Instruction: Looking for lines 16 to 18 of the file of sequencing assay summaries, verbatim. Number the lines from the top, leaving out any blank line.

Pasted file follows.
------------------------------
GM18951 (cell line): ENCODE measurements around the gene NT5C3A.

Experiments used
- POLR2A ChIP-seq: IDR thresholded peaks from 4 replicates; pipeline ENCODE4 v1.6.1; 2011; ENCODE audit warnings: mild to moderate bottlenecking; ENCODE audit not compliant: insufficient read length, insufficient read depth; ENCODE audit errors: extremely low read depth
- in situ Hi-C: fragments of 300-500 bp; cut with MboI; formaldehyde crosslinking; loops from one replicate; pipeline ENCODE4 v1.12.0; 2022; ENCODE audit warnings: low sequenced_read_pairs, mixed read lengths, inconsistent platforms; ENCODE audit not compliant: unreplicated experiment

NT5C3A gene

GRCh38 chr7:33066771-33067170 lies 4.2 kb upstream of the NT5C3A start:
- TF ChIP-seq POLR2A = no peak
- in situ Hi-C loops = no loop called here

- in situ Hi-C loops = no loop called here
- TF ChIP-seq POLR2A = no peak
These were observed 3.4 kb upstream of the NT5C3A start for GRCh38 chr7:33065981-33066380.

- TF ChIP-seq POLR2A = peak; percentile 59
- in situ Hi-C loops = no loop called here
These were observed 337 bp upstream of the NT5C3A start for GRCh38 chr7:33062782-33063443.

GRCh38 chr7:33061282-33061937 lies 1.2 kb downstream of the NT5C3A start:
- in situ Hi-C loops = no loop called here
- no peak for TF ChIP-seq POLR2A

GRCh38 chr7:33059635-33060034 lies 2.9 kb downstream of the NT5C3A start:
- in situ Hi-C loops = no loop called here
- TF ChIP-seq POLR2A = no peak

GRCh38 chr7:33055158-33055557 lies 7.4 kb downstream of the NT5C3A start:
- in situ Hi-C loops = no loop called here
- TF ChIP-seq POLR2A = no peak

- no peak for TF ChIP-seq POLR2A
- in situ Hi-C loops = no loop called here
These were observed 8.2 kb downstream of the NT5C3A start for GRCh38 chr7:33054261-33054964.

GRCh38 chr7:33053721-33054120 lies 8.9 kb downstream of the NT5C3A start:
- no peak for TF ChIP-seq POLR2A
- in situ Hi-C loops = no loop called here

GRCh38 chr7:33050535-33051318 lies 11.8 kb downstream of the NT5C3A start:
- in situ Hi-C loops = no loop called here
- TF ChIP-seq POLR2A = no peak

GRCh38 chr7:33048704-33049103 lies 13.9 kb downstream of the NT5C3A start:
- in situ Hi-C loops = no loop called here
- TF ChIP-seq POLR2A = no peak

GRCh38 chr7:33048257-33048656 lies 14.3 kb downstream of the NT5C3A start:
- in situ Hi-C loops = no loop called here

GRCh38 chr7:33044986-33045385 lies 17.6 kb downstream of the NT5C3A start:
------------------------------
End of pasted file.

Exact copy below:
- in situ Hi-C loops = no loop called here
- no peak for TF ChIP-seq POLR2A

GRCh38 chr7:33059635-33060034 lies 2.9 kb downstream of the NT5C3A start: